UBC Graduate Research

Usability and user experiences of inpatient portals in the acute care setting : a scoping review Acharya, Bhagawati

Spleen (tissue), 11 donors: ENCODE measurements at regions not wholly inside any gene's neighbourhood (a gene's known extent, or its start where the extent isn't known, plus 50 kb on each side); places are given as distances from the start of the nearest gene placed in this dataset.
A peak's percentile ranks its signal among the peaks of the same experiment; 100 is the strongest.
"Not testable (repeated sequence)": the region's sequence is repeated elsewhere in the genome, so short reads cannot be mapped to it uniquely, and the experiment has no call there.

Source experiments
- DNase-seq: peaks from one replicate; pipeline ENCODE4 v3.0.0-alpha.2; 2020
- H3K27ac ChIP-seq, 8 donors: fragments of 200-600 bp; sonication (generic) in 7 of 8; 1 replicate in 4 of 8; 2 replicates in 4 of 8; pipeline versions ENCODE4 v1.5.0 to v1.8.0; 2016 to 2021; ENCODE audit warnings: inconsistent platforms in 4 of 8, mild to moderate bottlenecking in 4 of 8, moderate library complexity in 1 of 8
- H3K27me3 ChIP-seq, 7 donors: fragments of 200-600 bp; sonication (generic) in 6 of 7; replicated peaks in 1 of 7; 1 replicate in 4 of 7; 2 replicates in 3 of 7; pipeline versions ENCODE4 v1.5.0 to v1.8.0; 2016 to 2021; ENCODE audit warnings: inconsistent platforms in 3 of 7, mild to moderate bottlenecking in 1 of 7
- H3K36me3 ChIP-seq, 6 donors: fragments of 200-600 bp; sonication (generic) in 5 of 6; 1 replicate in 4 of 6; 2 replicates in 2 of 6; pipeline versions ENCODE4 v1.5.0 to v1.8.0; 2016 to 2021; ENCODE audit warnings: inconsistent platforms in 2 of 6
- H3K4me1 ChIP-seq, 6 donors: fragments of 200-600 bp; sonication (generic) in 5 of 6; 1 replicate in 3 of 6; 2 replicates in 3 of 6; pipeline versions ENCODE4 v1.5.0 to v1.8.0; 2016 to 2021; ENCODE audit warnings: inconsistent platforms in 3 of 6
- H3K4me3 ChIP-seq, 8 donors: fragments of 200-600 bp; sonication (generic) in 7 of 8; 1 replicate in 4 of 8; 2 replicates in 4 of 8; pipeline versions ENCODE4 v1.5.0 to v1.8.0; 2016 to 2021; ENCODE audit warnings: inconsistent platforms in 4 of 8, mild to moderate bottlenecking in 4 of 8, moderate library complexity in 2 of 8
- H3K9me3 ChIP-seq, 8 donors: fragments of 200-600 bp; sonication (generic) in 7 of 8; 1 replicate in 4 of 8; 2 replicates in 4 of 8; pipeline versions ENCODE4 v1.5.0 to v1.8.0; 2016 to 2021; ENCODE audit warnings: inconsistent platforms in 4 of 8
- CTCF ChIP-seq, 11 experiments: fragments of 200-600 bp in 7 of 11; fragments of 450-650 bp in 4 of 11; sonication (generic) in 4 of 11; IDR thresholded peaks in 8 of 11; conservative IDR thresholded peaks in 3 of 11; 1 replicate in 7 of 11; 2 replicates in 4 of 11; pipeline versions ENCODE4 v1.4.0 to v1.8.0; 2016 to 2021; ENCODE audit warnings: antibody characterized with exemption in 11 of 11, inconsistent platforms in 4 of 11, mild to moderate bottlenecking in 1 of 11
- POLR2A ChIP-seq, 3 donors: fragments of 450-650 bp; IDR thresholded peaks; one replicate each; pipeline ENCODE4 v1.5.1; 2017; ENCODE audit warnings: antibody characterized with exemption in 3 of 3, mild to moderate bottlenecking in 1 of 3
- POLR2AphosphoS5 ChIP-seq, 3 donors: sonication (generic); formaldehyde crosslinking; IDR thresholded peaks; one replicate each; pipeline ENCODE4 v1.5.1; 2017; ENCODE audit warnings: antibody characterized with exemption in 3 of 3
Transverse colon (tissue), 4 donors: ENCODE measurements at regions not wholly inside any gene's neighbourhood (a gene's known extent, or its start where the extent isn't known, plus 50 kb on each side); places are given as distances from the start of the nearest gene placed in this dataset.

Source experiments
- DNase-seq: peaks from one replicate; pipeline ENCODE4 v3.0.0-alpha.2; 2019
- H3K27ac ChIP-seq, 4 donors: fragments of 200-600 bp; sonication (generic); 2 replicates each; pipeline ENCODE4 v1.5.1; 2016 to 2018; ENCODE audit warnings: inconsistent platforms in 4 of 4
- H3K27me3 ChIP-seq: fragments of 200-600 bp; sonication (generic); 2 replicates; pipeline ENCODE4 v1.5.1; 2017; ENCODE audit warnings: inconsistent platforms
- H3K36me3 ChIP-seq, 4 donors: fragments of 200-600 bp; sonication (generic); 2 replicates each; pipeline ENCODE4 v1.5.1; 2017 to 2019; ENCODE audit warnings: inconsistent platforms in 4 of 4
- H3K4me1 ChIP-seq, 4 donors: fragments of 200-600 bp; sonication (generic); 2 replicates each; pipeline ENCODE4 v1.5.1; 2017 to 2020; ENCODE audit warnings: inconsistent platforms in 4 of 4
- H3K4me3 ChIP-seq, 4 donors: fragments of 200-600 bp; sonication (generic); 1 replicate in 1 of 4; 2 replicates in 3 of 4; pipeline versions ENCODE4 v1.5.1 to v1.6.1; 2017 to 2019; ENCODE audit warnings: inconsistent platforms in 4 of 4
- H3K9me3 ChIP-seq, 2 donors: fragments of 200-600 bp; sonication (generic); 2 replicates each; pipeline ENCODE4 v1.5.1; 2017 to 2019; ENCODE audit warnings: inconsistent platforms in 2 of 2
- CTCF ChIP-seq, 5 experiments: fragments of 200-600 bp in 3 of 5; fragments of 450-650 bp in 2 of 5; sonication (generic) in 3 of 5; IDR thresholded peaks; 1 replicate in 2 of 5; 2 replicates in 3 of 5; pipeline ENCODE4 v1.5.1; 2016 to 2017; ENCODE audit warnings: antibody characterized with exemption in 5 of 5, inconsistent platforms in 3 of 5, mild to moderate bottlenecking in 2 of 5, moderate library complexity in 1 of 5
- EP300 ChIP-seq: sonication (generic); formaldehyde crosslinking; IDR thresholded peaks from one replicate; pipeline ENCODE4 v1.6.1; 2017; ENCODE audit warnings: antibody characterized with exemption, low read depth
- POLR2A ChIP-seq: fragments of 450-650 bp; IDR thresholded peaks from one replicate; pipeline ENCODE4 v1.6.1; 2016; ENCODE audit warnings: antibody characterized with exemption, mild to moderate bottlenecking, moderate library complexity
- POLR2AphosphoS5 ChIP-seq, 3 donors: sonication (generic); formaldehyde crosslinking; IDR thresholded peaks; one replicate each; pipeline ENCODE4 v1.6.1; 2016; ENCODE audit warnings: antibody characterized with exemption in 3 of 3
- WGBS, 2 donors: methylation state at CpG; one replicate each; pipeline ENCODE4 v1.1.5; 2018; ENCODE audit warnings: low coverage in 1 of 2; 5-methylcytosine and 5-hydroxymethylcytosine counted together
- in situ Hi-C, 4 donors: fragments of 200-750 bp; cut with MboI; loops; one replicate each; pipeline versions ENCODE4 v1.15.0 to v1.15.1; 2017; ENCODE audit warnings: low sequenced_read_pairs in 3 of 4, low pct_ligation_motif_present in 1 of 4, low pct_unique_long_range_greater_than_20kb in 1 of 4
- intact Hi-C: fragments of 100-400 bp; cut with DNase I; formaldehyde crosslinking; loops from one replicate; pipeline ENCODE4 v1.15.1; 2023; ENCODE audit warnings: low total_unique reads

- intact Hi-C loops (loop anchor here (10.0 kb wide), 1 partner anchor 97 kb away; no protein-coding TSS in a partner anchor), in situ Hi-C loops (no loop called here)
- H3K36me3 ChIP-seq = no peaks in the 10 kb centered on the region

Background: Inpatient portals are gradually being deployed in acute care settings. These tools allow patients and their family members access to the patients’ electronic health records and a means of communicating with their health care providers during hospitalization. It is suggested that inpatient portals may improve engagement for hospitalized patients and their families. While there is a growing body of research that reports on the design and implementation of inpatient portals, the evidence evaluating the user experiences and usability of inpatient portals remains limited and existing reports provide inconsistent information. Methods: A scoping review of literature published between 2011 and 2018 was conducted to identify and explore patient and family user experiences and the usability of inpatient portals in the acute care setting. Results: Twenty-three articles (10 qualitative, 7 mixed-methods, 6 quantitative) were obtained from CINAHL, Medline, EMBASE, Web of Science, PsycINFO, Engineering Village, Google and Google Scholar. Analysis of included articles indicated that patients and their families are interested in using inpatient portals; however, they suggest modifications to some existing features and the addition of new features into inpatient portal applications to improve experience and usability. Some usability issues, hardware and technical challenges existed (e.g., safety of sensitive information, its disclosure, security requirement for hospital provided tablets, tablet related, connectivity, operational and system issues). Conclusion: Inpatient portals are promising tools for engaging patients and families in hospital care. Limited literature about the usability and user experiences related to these portals exist, pointing to the need for further understanding and evaluation. Future design should include patients/families in the initial design.

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